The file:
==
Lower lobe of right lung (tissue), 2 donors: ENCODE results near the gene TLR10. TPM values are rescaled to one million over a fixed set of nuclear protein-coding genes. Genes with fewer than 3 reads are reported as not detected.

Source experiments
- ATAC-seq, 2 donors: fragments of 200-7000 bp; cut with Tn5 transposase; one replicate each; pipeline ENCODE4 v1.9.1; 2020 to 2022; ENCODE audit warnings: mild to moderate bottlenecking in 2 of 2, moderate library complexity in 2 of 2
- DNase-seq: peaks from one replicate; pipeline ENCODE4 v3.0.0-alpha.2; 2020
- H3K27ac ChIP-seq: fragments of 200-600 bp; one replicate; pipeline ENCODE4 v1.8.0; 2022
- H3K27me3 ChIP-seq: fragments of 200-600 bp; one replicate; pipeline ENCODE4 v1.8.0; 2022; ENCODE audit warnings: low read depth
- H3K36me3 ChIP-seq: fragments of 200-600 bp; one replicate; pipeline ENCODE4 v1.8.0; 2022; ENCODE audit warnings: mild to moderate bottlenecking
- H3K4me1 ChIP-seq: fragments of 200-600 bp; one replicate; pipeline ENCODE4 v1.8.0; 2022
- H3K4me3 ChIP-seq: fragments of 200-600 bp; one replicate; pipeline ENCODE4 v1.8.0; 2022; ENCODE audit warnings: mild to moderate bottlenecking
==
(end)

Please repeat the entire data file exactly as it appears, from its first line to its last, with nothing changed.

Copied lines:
Lower lobe of right lung (tissue), 2 donors: ENCODE results near the gene TLR10. TPM values are rescaled to one million over a fixed set of nuclear protein-coding genes. Genes with fewer than 3 reads are reported as not detected.

Source experiments
- ATAC-seq, 2 donors: fragments of 200-7000 bp; cut with Tn5 transposase; one replicate each; pipeline ENCODE4 v1.9.1; 2020 to 2022; ENCODE audit warnings: mild to moderate bottlenecking in 2 of 2, moderate library complexity in 2 of 2
- DNase-seq: peaks from one replicate; pipeline ENCODE4 v3.0.0-alpha.2; 2020
- H3K27ac ChIP-seq: fragments of 200-600 bp; one replicate; pipeline ENCODE4 v1.8.0; 2022
- H3K27me3 ChIP-seq: fragments of 200-600 bp; one replicate; pipeline ENCODE4 v1.8.0; 2022; ENCODE audit warnings: low read depth
- H3K36me3 ChIP-seq: fragments of 200-600 bp; one replicate; pipeline ENCODE4 v1.8.0; 2022; ENCODE audit warnings: mild to moderate bottlenecking
- H3K4me1 ChIP-seq: fragments of 200-600 bp; one replicate; pipeline ENCODE4 v1.8.0; 2022
- H3K4me3 ChIP-seq: fragments of 200-600 bp; one replicate; pipeline ENCODE4 v1.8.0; 2022; ENCODE audit warnings: mild to moderate bottlenecking